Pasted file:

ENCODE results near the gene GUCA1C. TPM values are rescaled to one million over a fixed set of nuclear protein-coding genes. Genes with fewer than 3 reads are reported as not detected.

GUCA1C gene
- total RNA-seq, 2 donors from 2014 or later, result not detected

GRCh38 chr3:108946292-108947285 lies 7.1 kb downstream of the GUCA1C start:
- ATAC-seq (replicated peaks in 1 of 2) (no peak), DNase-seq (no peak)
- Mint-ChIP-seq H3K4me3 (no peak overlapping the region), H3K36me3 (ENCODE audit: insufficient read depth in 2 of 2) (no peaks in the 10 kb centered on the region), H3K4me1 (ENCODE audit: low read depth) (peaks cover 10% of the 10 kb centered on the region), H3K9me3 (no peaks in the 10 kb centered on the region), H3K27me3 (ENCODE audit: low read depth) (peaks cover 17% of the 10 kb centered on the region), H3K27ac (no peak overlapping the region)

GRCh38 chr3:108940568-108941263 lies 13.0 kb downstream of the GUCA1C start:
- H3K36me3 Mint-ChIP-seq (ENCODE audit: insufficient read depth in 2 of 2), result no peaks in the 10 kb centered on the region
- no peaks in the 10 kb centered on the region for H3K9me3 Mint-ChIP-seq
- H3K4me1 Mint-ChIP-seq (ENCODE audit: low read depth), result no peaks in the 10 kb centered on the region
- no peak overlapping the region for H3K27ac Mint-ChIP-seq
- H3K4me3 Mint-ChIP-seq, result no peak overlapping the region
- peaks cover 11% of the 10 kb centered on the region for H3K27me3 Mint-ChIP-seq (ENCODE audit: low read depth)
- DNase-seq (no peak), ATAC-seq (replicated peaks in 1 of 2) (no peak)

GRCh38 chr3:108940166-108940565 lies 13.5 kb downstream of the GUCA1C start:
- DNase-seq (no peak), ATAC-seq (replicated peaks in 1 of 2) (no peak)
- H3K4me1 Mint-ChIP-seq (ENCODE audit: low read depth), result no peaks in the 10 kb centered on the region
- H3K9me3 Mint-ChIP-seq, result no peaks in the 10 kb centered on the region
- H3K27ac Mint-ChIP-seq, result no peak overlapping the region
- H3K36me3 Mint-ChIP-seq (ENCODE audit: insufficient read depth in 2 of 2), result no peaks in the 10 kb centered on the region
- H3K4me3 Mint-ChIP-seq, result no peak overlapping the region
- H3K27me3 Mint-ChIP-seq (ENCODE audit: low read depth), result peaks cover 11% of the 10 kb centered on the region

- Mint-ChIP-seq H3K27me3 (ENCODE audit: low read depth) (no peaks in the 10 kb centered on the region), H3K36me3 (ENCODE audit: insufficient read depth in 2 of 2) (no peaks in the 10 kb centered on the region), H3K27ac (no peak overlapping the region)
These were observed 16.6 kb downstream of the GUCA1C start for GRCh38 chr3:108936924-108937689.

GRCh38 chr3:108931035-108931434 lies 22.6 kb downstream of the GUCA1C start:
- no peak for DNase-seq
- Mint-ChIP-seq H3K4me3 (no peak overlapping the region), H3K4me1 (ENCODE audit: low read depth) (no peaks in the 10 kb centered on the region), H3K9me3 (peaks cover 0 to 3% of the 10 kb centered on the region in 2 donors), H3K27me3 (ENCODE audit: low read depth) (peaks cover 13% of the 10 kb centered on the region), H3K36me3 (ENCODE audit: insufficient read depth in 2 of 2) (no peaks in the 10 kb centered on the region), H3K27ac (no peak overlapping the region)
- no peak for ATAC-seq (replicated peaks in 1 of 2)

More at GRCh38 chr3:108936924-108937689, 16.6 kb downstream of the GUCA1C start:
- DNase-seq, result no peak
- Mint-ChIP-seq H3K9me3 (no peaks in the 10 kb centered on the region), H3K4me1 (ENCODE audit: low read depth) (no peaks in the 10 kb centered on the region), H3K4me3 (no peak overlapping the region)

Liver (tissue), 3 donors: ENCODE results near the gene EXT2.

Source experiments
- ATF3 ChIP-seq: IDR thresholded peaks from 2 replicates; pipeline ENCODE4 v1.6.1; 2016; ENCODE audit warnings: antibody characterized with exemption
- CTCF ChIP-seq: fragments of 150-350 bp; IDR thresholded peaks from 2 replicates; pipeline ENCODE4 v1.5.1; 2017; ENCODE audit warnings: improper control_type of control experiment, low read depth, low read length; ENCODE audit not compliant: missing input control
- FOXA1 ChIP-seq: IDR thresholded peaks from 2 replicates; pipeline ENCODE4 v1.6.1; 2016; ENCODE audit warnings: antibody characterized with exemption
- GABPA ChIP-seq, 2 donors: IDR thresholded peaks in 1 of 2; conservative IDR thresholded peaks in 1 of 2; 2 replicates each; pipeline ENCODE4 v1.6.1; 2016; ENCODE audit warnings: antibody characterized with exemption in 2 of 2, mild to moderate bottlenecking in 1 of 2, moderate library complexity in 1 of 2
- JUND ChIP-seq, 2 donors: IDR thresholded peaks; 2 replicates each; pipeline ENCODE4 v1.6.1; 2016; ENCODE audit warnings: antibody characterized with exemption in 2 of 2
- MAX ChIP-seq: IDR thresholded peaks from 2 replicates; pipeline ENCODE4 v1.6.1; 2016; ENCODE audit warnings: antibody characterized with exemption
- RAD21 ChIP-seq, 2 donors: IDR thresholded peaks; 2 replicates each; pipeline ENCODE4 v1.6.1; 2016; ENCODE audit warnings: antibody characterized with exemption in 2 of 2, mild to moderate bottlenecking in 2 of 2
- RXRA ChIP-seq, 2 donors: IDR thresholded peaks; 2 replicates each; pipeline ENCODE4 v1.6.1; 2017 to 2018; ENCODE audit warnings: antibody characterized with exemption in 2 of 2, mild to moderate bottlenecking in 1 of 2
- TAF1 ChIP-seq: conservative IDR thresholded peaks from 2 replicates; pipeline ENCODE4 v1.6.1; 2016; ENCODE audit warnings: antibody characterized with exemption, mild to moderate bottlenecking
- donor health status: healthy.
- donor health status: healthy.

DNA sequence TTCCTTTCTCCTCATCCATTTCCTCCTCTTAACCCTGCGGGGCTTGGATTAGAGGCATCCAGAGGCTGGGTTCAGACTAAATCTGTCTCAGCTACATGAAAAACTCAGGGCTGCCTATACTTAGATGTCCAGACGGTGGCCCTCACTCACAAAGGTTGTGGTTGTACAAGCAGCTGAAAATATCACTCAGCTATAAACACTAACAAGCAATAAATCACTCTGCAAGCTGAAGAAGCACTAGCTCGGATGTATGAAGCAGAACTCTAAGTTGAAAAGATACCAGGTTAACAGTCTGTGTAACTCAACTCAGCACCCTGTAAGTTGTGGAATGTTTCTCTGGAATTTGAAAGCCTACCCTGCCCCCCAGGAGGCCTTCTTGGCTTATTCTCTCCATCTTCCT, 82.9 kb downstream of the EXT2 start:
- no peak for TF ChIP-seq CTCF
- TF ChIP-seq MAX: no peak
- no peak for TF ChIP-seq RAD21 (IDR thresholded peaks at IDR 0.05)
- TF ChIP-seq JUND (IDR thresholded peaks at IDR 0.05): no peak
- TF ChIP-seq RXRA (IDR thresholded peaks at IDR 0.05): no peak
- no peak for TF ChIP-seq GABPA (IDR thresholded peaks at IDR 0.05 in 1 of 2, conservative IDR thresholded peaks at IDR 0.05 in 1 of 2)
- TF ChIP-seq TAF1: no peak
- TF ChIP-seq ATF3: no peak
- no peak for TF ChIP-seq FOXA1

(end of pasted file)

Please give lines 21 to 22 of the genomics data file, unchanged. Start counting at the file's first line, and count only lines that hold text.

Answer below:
- H3K4me3 Mint-ChIP-seq, result no peak overlapping the region
- H3K27me3 Mint-ChIP-seq (ENCODE audit: low read depth), result peaks cover 11% of the 10 kb centered on the region